In Figure 5, we have a typical circuit of a power control with an SCR and SUS.

 

Figure 5 - A power control for motor using an SCR and a SUS
Figure 5 - A power control for motor using an SCR and a SUS

 

 

 

SBS

SBS stands for Silicon Bilateral Switch.

This component from the thyristor family consists of a semiconductor mainly used in switching circuits.

In Figure 6, we have the symbol adopted to represent the SBS as well as its equivalent circuits.

 

   Figure 6 - Symbol and circuit equivalent to an SBS
Figure 6 - Symbol and circuit equivalent to an SBS

 

 

The SBS, as we can see, consists of two opposed SUSs, represented in the figure by SCRs with anode triggering, or programmed triggering and external zeners.

Thus, in the same way that the SUSs are used in the SCR trigger circuits, the SBS are used in Triacs triggering because they conduct current in both directions.

The SBS functions as a voltage-operated switch in the event that the trigger voltage is determined by the internal zeners. Since we have two zeners triggering two SCRs, the trigger voltage can be either positive or negative.

The characteristic curve of this component is shown in Figure 7.

 

   Figure 7 - Characteristics of an SBS
Figure 7 - Characteristics of an SBS

 

 

Its operation takes place as follows:

If the signal applied to the gate is positive regarding the terminal A1, it is the zener diode 2 which conducts and thus the SCR2 is triggered.

If the signal is positive regarding the terminal A2, in this case it is the zener diode 1 which conducts and SCR1 is triggered.

Note that the external zener diode connection between the gate and the anode, as long as its voltage is lower than that of the internal trigger zener, allows changing the trigger characteristics of this component.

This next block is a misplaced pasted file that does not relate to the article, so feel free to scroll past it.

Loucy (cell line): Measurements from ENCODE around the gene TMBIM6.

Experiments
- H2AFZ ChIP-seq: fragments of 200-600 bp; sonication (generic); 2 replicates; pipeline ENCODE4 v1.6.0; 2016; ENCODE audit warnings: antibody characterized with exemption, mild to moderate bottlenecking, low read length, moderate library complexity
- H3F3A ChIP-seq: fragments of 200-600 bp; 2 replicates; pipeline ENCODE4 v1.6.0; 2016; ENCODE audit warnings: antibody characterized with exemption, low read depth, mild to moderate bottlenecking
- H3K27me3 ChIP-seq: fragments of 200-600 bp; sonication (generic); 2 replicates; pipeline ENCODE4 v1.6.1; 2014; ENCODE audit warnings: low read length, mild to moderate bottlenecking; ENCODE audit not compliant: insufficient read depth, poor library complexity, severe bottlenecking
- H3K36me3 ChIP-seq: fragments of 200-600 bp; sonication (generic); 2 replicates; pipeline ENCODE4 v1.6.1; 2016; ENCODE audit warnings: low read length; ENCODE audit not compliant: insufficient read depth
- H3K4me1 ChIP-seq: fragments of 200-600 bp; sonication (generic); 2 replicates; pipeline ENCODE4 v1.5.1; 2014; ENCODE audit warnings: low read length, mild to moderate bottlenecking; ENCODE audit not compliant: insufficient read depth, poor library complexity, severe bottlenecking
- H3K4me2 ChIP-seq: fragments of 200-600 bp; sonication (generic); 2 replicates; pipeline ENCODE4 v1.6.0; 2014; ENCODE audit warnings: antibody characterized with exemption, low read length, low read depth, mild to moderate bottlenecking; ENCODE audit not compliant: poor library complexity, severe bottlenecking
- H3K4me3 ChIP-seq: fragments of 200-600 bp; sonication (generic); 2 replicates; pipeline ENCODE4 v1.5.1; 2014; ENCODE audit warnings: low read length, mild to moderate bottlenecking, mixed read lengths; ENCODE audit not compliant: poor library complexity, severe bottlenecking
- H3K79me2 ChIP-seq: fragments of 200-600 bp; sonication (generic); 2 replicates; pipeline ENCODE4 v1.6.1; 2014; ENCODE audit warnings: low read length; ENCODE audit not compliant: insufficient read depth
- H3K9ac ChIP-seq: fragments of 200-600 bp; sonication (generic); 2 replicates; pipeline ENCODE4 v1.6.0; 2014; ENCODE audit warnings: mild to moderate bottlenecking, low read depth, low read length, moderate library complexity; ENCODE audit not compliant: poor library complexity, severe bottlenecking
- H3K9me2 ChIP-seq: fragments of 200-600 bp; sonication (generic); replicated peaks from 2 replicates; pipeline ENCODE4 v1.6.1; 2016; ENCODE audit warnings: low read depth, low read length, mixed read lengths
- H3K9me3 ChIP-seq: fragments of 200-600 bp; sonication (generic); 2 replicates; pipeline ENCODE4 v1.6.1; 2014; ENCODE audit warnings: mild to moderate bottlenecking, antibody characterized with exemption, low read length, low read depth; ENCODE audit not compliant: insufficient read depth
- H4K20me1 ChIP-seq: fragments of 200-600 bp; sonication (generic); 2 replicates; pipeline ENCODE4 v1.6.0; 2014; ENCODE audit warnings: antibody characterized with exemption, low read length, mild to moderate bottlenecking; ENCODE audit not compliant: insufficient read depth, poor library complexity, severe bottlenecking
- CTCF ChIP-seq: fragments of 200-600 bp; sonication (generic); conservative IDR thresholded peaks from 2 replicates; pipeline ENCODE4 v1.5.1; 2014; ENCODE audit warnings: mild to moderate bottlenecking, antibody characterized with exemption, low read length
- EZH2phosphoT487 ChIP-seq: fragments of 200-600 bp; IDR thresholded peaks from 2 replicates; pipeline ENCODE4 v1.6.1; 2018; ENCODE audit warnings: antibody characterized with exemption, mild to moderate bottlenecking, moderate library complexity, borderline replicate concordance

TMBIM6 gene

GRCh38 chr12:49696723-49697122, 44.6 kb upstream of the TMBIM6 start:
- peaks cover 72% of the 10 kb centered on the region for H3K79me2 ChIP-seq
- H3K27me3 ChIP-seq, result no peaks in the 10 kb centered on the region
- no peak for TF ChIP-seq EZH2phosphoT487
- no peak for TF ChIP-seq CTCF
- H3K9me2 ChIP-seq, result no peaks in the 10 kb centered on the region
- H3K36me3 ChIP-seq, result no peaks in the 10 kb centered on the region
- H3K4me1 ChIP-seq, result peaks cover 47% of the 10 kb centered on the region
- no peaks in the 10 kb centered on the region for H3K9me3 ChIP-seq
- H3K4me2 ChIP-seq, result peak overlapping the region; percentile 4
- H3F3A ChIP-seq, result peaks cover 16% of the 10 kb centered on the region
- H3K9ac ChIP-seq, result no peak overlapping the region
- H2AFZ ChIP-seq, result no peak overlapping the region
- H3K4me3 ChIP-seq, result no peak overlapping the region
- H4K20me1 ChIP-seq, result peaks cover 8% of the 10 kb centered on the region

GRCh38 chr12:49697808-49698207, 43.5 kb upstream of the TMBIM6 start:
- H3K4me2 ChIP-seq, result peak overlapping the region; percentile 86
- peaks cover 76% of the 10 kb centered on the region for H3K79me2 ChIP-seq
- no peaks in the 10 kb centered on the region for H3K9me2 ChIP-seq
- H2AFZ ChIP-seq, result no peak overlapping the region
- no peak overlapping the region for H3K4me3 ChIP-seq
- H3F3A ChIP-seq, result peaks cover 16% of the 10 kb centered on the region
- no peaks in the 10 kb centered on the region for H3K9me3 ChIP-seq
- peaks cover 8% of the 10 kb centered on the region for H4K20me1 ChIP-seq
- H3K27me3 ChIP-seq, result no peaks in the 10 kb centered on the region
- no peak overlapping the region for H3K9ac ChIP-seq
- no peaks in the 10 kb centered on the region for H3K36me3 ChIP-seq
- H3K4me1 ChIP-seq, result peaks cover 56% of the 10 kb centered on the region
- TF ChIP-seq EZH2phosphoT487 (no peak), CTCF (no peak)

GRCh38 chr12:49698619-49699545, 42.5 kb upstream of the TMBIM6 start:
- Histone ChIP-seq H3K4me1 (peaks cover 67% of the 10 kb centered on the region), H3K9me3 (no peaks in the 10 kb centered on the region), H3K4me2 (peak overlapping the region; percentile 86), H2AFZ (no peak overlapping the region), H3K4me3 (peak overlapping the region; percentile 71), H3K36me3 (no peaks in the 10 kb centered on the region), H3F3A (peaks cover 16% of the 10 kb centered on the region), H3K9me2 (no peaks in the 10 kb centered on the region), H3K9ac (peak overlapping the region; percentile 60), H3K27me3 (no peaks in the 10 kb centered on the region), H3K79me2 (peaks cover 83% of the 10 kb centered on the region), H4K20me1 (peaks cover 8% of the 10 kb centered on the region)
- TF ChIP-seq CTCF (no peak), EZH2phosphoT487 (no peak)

The main characteristics of this component are specified as follows:

 

Dissipation (Pd) - it is the maximum power that can dissipate, usually expressed in milliwatts

Maximum Anode Current (IA) - it is the maximum current that can lead to triggering

Maximum Anode Peak Current (IAP) - it is the peak value of the anode current

Maximum gate current (IG) - it is the maximum current that can flow through the gate terminal

SBS are obtained in various types of enclosures. In Figure 8, we have an example, for SBS 2N4992 by GE which is not an unusual component nowadays.

 

Figure 8 - The SBS 2N4992
Figure 8 - The SBS 2N4992

 

 

In Figure 9, we have the absolute maxima of this datasheet component.

 

Figure 9 - Absolute maxima of 2N4992
Figure 9 - Absolute maxima of 2N4992

 

 

The typical trigger voltage of the SBS is between 7 and 9 V, but can be altered by the convenient polarization of the gate.

Since SBS can conduct current in both directions, when it is triggered, it is used in Triacs triggering while the SUS is used to trigger SCRs.

In Figure 10, we have a typical application circuit in which the SBS and a Triac are used in a power control (see previous chapter).

 

Figure 10 - Power control with an SBS
Figure 10 - Power control with an SBS